March 14 - November 1
Restroom: Vault Operated By: Forest Service
Natural Bridge Picnic
Area is the oldest national forest
recreation site in Alabama. A paved trail
(approximately 3/8 mile) leads to this natural rock
archway deep in a forest of hardwoods,
quaintly-positioned in Bankhead National
Forest. So pack a picnic and make the
hiking trek to this area.
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The William B.
Bankhead National Forest is one of
Alabama's four National Forests, covering 181,230
acres. It is home to Alabama's only National Wild
and Scenic River, the Sipsey Fork. It is
located in northwestern Alabama, around the town of
Double Springs. It is named in honor of
William B. Bankhead, a longtime U.S. Representative
The National Forests in Alabama
began with the Alabama Purchase Unit, established by
the National Forest Commission in Fiscal Year 1914.
The area was proclaimed the Alabama National Forest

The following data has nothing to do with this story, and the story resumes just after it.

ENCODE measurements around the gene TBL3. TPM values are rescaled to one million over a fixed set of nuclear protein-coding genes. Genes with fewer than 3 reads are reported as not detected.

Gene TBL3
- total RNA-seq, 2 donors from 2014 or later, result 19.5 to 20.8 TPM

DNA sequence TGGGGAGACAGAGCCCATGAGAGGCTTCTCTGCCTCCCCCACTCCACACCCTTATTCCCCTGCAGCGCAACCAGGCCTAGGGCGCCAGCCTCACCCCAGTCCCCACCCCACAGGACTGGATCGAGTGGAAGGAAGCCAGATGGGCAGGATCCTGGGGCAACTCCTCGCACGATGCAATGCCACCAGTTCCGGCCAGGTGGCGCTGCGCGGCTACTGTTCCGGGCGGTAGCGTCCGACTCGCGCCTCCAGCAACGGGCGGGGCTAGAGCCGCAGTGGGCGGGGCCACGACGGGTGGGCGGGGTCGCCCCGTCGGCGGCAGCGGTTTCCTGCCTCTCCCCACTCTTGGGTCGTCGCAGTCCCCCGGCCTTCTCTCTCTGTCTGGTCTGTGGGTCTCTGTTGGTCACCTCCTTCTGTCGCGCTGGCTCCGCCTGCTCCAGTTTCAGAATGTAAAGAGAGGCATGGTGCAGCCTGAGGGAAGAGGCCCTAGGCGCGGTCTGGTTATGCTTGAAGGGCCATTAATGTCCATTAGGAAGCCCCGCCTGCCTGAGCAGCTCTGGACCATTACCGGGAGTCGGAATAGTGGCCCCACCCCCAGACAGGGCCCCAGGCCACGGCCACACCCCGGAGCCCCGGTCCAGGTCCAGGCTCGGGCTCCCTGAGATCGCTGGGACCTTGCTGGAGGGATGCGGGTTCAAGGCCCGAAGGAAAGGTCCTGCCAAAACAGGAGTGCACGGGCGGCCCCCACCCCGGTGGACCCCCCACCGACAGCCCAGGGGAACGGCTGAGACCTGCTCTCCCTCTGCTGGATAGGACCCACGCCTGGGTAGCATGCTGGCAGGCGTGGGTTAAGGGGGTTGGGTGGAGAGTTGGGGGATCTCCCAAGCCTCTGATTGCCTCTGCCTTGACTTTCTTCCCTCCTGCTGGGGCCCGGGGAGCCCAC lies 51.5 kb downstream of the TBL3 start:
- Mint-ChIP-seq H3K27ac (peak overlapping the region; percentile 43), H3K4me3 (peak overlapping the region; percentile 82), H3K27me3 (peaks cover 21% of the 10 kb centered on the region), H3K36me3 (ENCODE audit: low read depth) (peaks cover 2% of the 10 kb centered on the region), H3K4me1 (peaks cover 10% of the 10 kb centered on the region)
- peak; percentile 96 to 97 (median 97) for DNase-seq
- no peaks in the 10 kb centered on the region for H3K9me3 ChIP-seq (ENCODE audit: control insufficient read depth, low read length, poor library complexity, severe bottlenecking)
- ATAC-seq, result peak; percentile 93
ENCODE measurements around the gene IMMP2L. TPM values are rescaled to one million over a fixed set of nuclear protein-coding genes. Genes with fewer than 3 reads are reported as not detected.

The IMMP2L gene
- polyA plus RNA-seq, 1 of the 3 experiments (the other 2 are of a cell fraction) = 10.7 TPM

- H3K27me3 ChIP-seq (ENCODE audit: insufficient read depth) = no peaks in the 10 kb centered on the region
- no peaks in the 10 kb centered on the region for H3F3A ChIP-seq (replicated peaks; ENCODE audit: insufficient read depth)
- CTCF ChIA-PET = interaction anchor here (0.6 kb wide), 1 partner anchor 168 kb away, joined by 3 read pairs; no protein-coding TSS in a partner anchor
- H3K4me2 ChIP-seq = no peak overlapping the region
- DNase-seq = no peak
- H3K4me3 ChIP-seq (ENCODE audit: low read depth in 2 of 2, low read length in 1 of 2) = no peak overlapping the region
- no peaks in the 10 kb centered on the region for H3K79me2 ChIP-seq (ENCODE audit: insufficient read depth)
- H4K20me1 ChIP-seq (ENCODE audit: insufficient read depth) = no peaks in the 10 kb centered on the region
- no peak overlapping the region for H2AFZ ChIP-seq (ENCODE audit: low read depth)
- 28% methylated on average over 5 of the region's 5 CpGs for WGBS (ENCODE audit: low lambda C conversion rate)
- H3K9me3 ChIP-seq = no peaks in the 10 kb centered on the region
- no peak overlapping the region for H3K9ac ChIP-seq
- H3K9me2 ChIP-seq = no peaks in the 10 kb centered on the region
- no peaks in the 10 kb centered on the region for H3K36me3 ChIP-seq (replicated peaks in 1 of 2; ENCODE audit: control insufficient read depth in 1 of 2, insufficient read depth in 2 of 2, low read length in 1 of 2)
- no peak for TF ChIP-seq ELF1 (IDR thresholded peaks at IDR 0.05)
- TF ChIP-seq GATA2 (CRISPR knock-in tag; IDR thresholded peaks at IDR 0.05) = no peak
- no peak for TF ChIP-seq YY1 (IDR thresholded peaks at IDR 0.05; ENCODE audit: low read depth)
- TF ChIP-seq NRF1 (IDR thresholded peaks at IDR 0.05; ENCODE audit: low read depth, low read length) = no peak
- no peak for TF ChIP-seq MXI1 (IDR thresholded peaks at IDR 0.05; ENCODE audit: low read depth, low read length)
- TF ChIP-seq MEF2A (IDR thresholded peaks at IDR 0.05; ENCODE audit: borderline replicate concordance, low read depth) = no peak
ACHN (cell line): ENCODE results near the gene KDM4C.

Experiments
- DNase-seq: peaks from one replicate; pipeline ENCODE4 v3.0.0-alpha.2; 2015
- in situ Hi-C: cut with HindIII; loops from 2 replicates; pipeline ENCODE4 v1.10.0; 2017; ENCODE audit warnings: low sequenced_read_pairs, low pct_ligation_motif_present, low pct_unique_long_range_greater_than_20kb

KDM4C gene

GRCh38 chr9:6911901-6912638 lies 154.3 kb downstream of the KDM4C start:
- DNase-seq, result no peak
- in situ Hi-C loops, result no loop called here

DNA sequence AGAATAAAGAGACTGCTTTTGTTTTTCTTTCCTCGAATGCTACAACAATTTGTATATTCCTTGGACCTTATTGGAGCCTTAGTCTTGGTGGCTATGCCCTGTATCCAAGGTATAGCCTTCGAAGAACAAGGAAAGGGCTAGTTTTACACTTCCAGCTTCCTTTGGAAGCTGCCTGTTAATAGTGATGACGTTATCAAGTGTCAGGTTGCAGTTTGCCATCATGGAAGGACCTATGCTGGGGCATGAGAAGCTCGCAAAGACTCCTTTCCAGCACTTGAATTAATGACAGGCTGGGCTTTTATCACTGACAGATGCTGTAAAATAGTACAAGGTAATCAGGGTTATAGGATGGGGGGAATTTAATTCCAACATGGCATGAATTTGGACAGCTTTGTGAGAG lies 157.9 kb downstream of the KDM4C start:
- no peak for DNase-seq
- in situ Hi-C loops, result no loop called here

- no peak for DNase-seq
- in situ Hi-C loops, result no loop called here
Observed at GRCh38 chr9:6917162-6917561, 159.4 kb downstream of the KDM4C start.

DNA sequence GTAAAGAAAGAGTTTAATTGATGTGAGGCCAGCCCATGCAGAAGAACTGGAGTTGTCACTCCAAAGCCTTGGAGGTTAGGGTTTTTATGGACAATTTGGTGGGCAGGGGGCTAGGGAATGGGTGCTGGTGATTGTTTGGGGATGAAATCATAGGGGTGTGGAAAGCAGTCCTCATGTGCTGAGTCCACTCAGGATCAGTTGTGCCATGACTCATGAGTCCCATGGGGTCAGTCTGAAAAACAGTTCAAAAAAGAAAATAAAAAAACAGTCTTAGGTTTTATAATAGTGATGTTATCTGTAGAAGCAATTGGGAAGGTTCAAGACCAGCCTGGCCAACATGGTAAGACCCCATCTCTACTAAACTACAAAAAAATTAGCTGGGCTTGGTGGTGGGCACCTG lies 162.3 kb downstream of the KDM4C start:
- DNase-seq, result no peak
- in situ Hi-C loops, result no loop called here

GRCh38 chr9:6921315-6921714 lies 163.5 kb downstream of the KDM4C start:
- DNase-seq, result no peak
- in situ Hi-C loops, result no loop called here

by President Woodrow Wilson on January 15, 1918.
The first forest was located in
Franklin, Lawrence and Winston Counties. Land
acquisition files show that much of the ridge tops
had been cut-over and approximately 40-percent of
the land was cut-over, cultivated and vacated
farmland. The virgin timber must have been located
in the deep gorges and on public domain land.
On June 19, 1936, by proclamation
of President Franklin D. Roosevelt, the Alabama
National Forest was renamed the Black Warrior
National Forest. About six years later on June 17,
1942, the name was changed, by an Act of Congress,
to the William B. Bankhead National Forest.